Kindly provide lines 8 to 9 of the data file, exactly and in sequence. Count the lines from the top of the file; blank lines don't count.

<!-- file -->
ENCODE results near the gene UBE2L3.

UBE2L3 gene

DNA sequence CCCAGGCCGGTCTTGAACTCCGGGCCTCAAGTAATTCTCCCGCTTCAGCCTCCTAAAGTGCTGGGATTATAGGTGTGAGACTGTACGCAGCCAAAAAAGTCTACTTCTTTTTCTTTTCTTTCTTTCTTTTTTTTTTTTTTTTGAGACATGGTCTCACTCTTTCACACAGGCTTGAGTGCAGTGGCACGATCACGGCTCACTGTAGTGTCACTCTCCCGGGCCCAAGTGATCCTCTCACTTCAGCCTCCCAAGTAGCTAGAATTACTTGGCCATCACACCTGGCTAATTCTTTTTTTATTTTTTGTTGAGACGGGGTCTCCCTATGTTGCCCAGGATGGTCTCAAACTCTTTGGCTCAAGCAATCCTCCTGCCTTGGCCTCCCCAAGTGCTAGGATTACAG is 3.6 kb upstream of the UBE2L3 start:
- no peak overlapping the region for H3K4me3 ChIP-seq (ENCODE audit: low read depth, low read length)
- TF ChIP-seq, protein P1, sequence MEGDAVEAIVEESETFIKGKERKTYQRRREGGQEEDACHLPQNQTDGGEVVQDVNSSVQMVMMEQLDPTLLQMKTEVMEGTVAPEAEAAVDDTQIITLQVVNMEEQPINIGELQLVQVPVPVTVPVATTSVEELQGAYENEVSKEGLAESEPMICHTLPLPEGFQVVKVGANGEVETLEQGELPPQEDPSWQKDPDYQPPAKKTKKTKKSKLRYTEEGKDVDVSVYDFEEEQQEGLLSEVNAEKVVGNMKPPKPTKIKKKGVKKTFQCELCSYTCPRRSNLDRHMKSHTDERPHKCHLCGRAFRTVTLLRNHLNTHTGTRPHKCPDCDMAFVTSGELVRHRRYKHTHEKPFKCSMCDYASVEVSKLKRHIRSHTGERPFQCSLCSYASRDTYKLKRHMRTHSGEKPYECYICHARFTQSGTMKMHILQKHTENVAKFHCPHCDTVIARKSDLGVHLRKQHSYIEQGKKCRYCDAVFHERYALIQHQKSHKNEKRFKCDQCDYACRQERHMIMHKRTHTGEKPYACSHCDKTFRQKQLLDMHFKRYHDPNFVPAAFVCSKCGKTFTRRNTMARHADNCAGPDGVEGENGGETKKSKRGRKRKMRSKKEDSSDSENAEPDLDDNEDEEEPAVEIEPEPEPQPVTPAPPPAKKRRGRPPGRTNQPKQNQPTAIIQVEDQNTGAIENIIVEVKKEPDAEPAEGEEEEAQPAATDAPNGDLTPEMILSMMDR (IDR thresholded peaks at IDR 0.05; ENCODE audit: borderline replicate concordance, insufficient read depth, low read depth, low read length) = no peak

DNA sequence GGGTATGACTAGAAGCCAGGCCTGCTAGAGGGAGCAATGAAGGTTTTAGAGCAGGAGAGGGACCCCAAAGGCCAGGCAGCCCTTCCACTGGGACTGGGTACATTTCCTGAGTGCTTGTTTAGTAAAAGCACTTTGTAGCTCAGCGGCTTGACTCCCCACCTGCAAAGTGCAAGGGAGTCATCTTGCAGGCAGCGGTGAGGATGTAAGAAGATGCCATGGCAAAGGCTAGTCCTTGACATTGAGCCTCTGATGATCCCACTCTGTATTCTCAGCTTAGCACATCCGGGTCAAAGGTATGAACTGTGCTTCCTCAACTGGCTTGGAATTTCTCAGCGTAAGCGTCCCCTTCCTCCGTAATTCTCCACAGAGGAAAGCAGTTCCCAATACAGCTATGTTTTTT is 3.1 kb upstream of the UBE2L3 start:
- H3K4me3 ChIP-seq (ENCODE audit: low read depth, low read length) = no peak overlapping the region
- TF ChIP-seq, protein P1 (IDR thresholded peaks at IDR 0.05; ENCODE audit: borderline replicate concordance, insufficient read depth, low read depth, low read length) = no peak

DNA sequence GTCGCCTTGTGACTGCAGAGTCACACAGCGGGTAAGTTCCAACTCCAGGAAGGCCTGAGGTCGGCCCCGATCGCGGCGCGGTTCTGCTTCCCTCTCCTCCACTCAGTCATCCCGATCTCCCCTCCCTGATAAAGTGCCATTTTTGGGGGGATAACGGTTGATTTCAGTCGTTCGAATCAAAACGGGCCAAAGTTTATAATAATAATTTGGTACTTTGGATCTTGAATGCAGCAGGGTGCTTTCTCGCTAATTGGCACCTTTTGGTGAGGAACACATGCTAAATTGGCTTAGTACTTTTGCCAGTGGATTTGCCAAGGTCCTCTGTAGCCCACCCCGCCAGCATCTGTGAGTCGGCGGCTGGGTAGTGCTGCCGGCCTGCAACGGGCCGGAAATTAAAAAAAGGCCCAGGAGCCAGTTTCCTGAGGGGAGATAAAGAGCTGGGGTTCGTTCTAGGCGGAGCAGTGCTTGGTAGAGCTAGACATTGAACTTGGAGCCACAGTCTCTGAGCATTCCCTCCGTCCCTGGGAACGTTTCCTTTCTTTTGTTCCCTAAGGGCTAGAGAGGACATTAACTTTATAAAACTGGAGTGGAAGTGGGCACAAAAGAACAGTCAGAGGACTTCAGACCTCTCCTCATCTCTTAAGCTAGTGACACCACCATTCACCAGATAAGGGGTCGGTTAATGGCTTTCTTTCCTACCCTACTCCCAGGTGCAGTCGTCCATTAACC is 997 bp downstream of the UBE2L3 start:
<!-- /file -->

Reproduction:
- TF ChIP-seq, protein P1 (IDR thresholded peaks at IDR 0.05; ENCODE audit: borderline replicate concordance, insufficient read depth, low read depth, low read length) = no peak

DNA sequence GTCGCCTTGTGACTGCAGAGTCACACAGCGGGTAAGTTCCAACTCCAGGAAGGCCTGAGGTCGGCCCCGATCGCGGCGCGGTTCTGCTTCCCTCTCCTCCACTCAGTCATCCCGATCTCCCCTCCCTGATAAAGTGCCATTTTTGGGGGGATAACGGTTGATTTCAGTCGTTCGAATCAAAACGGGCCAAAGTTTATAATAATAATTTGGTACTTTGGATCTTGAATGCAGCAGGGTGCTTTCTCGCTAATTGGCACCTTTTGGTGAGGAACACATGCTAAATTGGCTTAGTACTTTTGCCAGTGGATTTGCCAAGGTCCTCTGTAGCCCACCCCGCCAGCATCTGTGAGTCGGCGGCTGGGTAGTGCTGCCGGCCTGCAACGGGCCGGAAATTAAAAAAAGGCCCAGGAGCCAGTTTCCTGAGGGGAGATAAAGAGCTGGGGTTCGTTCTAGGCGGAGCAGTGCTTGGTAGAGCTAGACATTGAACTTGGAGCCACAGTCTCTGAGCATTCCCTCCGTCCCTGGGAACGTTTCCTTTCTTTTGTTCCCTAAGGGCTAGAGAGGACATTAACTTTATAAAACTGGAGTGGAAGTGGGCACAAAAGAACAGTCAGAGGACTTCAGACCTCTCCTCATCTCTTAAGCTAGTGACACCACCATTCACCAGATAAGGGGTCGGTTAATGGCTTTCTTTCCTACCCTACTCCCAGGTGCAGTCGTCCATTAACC is 997 bp downstream of the UBE2L3 start: